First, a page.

YouTube has become a major platform for influencer marketing. With creators of all sizes participating in sponsored content, YouTube brand deals and sponsorship issues have become more complex. These issues can come with legal pitfalls if not approached carefully.
As a YouTube content creator, you must know about these issues before signing up for a sponsorship contract.
In this article, I will dig into 16 key issues that creators should keep in mind when reviewing YouTube sponsorship contracts and brand deals. I will also share a few tips that you can follow to avoid these issues.
Note: Not all of the issues are instant red flags that make you say no to working with the company. But still, being aware of potential problems like limits on creative control, usage rights, and cancellation policies can help YouTubers protect themselves legally and financially.
YouTube Contract & Sponsorship
Let’s take a quick look at the YouTube Brand Deal And Sponsorship Contract Issues.
- Brand Ban
- Script Control
- Extra Promotional Activities
- Ad Revenue
- Usage Rights
- Multi Deals
- Brand Cancellation
- You Cancelling
- Non-Disclosure Agreements
- Legal Stuff
Now that you have a glimpse of these let’s take a look at each issue in detail below.
1. The Brand Ban
In some cases, if one brand is reaching out to you, they’ll request/demand that you don’t use other brands in the content that you’re producing for them. While that might not be a big problem in itself. What you’re really looking out for is whether there is any kind of time period surrounding that condition. This is especially important if the brand ban is complete.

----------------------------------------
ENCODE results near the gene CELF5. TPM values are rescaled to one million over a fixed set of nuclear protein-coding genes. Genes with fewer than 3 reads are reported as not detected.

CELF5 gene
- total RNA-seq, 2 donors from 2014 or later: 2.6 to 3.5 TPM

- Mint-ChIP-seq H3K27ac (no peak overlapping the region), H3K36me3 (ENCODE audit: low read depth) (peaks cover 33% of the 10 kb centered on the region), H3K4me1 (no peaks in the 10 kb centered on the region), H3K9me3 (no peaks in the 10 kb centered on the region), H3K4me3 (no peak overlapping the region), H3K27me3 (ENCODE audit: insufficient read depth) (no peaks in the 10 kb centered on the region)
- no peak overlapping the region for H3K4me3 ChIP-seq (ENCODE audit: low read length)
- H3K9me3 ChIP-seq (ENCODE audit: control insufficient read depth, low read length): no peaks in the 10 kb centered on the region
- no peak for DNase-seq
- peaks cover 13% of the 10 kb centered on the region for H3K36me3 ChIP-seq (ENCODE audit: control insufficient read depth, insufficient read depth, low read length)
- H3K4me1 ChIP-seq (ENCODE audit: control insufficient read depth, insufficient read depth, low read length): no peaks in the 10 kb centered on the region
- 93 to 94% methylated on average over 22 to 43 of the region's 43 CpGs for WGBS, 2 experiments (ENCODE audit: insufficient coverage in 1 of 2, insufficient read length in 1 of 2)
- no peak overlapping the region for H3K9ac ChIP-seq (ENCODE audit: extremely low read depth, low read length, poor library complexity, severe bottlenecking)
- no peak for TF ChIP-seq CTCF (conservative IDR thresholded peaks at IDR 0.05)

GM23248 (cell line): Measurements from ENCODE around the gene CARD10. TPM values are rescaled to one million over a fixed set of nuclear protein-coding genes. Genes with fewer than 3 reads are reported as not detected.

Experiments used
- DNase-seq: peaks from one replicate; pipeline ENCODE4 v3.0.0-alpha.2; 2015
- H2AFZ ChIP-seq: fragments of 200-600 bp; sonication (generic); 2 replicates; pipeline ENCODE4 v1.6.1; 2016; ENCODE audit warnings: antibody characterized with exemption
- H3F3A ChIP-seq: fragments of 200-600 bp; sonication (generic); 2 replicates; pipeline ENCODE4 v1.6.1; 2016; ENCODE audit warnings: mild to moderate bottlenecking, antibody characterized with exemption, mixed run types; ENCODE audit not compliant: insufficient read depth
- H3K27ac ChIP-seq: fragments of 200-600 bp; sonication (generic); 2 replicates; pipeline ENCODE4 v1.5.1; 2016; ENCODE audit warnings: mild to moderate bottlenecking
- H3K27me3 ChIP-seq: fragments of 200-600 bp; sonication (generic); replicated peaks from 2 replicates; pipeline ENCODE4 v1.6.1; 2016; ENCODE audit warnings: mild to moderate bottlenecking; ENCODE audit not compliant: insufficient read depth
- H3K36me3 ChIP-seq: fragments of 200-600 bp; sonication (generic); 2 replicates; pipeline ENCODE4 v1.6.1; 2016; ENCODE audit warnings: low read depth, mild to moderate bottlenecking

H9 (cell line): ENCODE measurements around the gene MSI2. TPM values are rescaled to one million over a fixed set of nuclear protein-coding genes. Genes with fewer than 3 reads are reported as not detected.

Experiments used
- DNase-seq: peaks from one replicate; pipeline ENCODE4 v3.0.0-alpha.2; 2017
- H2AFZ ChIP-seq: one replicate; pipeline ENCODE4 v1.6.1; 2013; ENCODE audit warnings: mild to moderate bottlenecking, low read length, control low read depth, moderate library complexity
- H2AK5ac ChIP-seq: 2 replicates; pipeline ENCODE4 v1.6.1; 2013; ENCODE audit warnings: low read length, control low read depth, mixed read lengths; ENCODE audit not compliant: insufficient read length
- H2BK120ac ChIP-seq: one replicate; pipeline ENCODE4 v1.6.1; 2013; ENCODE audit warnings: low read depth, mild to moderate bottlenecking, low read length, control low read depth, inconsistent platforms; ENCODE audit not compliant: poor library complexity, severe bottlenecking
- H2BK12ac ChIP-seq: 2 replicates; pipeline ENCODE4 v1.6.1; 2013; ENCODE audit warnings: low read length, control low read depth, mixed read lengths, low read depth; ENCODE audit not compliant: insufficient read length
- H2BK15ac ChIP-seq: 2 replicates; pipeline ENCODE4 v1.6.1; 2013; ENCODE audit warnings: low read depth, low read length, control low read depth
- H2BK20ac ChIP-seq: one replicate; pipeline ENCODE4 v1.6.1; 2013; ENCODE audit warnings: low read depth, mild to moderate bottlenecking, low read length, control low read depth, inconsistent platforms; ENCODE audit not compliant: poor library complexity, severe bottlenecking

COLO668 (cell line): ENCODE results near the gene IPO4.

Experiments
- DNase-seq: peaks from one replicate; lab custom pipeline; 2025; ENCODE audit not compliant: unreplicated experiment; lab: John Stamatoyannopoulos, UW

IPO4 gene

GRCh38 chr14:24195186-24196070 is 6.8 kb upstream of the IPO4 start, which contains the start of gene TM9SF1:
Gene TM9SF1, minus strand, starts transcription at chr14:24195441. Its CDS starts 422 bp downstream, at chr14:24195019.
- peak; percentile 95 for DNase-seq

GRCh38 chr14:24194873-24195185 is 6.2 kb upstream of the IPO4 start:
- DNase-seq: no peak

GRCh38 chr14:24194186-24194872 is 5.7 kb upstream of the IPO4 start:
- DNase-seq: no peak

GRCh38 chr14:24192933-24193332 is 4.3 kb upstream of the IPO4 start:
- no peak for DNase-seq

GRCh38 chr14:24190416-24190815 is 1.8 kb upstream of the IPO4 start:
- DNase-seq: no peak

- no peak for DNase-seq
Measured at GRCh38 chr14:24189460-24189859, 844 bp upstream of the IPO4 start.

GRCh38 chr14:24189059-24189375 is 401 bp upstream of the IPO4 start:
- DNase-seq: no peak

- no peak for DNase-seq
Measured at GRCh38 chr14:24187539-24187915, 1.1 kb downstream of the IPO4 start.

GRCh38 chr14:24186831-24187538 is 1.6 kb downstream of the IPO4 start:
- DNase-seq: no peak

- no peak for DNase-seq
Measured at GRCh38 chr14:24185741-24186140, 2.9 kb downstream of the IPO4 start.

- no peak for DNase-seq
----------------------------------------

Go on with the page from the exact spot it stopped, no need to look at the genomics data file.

For example, if you are a makeup guru, then you probably don’t want to be tied into a contract that prevents you from using any other makeup brand for any duration. Rather than that one piece of content you are creating for them.
2. Script Control
It’s not often that a brand will want to control the entire script of a video. Usually, they want the video to be made in the style of the creator. But in some cases brands will put some kind of restrictions down. Usually, they prevent the creator from saying anything negative about whatever they are being paid to promote. So, the creator might be able to put forth their own positive opinion about the product. But they have to leave out the negative.
Think very hard about whether or not to agree to this kind of deal because, essentially, you are being asked to mislead your audience. If you do intend to agree, you’ll want to put in your own terms that while you agree not to say anything negative.
This way, you will be making it clear in the video the degree of control the brand has over what you are saying. Sadly, when you do that, you’ll normally find that the brand doesn’t want to work with you. Let’s face it kind of discredits any other promotional videos made about the brand if you go ahead and spill the beans that they are controlling the script.